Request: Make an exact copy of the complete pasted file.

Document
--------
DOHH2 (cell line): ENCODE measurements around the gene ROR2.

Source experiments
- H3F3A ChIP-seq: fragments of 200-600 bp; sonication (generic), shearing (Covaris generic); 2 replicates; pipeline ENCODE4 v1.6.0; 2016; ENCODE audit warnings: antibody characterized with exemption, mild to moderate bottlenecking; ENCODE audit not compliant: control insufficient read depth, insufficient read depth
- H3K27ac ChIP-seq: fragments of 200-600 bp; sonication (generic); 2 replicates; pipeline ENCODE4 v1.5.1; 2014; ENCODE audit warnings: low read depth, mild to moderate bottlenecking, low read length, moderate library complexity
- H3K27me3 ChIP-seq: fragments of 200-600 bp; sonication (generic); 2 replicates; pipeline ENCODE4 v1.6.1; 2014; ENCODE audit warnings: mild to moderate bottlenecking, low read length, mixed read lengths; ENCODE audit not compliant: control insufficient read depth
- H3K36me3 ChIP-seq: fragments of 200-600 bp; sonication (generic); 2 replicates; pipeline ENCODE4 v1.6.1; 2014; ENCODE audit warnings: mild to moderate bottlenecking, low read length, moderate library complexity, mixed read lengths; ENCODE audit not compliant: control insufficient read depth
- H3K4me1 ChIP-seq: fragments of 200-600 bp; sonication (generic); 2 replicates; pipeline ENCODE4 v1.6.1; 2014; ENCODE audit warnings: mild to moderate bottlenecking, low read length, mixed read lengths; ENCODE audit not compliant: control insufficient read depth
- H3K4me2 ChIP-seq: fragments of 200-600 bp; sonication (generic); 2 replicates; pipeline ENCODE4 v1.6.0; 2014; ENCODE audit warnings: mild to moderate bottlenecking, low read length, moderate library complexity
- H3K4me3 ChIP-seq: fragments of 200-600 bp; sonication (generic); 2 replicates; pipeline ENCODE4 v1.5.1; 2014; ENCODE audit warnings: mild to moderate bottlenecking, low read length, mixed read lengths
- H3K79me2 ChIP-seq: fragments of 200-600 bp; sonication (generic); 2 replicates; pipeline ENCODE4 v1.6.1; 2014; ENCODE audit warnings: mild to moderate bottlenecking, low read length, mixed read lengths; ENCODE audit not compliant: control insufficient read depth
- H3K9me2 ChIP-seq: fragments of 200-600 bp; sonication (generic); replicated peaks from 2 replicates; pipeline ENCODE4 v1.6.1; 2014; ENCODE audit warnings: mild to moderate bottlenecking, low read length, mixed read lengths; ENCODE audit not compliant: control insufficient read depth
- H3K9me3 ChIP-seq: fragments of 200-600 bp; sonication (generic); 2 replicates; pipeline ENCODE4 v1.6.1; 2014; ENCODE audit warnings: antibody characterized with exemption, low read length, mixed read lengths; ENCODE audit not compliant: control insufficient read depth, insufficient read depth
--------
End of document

DOHH2 (cell line): ENCODE measurements around the gene ROR2.

Source experiments
- H3F3A ChIP-seq: fragments of 200-600 bp; sonication (generic), shearing (Covaris generic); 2 replicates; pipeline ENCODE4 v1.6.0; 2016; ENCODE audit warnings: antibody characterized with exemption, mild to moderate bottlenecking; ENCODE audit not compliant: control insufficient read depth, insufficient read depth
- H3K27ac ChIP-seq: fragments of 200-600 bp; sonication (generic); 2 replicates; pipeline ENCODE4 v1.5.1; 2014; ENCODE audit warnings: low read depth, mild to moderate bottlenecking, low read length, moderate library complexity
- H3K27me3 ChIP-seq: fragments of 200-600 bp; sonication (generic); 2 replicates; pipeline ENCODE4 v1.6.1; 2014; ENCODE audit warnings: mild to moderate bottlenecking, low read length, mixed read lengths; ENCODE audit not compliant: control insufficient read depth
- H3K36me3 ChIP-seq: fragments of 200-600 bp; sonication (generic); 2 replicates; pipeline ENCODE4 v1.6.1; 2014; ENCODE audit warnings: mild to moderate bottlenecking, low read length, moderate library complexity, mixed read lengths; ENCODE audit not compliant: control insufficient read depth
- H3K4me1 ChIP-seq: fragments of 200-600 bp; sonication (generic); 2 replicates; pipeline ENCODE4 v1.6.1; 2014; ENCODE audit warnings: mild to moderate bottlenecking, low read length, mixed read lengths; ENCODE audit not compliant: control insufficient read depth
- H3K4me2 ChIP-seq: fragments of 200-600 bp; sonication (generic); 2 replicates; pipeline ENCODE4 v1.6.0; 2014; ENCODE audit warnings: mild to moderate bottlenecking, low read length, moderate library complexity
- H3K4me3 ChIP-seq: fragments of 200-600 bp; sonication (generic); 2 replicates; pipeline ENCODE4 v1.5.1; 2014; ENCODE audit warnings: mild to moderate bottlenecking, low read length, mixed read lengths
- H3K79me2 ChIP-seq: fragments of 200-600 bp; sonication (generic); 2 replicates; pipeline ENCODE4 v1.6.1; 2014; ENCODE audit warnings: mild to moderate bottlenecking, low read length, mixed read lengths; ENCODE audit not compliant: control insufficient read depth
- H3K9me2 ChIP-seq: fragments of 200-600 bp; sonication (generic); replicated peaks from 2 replicates; pipeline ENCODE4 v1.6.1; 2014; ENCODE audit warnings: mild to moderate bottlenecking, low read length, mixed read lengths; ENCODE audit not compliant: control insufficient read depth
- H3K9me3 ChIP-seq: fragments of 200-600 bp; sonication (generic); 2 replicates; pipeline ENCODE4 v1.6.1; 2014; ENCODE audit warnings: antibody characterized with exemption, low read length, mixed read lengths; ENCODE audit not compliant: control insufficient read depth, insufficient read depth